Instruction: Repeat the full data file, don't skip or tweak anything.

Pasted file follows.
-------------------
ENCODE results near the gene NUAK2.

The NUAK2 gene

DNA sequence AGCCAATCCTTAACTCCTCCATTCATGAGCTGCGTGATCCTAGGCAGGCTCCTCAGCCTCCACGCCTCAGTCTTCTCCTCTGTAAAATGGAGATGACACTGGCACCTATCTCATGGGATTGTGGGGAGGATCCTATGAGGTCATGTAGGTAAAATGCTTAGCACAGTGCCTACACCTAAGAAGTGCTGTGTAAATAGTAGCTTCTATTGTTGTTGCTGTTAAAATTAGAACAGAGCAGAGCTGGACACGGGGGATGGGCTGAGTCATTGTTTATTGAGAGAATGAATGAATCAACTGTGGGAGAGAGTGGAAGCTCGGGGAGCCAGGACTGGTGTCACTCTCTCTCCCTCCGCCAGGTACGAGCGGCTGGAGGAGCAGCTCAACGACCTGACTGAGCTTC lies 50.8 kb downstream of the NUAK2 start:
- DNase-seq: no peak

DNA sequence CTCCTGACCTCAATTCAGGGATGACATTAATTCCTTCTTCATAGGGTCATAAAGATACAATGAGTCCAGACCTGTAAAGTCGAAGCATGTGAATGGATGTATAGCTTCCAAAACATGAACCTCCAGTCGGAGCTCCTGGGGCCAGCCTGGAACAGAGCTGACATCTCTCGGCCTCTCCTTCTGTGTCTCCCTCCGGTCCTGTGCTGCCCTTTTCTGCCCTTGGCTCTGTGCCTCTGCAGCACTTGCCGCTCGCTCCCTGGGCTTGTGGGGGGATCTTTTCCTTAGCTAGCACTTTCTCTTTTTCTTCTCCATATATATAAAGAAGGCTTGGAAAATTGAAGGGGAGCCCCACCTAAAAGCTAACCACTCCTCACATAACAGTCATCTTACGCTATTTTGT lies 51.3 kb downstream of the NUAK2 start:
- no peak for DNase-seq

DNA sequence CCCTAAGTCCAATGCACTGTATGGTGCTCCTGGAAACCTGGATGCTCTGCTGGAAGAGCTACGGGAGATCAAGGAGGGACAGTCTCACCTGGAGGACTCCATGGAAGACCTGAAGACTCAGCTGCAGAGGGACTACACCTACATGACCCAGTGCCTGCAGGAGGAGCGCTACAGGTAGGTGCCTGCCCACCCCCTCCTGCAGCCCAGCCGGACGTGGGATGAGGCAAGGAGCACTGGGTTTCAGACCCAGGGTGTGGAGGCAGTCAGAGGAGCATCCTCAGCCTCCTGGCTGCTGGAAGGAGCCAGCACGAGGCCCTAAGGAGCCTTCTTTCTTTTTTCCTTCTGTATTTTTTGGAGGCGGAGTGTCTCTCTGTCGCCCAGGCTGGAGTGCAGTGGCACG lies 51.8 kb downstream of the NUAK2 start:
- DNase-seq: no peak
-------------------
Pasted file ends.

ENCODE results near the gene NUAK2.

The NUAK2 gene

DNA sequence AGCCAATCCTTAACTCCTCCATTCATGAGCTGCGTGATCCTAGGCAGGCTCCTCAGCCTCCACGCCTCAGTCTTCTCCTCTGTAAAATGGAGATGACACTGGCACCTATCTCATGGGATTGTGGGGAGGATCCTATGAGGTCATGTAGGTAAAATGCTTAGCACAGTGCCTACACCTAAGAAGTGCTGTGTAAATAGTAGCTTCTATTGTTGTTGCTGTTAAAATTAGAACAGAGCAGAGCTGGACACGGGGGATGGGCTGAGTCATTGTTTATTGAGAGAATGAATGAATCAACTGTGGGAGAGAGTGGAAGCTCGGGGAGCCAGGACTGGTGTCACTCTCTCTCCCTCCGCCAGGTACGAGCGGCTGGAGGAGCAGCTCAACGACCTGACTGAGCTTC lies 50.8 kb downstream of the NUAK2 start:
- DNase-seq: no peak

DNA sequence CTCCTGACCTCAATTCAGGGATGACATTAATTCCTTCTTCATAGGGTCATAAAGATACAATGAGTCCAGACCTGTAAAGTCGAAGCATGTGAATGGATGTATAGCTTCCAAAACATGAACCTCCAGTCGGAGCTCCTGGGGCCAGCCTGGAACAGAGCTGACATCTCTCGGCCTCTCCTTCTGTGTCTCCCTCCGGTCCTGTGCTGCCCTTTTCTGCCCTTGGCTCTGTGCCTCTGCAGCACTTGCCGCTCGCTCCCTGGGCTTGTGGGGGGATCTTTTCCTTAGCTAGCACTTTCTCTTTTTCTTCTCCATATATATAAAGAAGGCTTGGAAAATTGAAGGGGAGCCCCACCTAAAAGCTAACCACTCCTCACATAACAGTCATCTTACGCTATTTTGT lies 51.3 kb downstream of the NUAK2 start:
- no peak for DNase-seq

DNA sequence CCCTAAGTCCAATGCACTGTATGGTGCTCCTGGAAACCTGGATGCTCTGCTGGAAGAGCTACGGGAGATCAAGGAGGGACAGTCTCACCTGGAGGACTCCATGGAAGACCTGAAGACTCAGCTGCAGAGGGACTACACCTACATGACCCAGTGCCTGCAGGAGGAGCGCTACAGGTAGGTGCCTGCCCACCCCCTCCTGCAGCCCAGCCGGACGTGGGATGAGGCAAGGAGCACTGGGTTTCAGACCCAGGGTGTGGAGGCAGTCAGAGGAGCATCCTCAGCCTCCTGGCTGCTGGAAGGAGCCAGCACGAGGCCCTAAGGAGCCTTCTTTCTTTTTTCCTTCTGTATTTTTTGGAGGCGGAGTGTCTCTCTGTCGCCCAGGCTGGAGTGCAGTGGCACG lies 51.8 kb downstream of the NUAK2 start:
- DNase-seq: no peak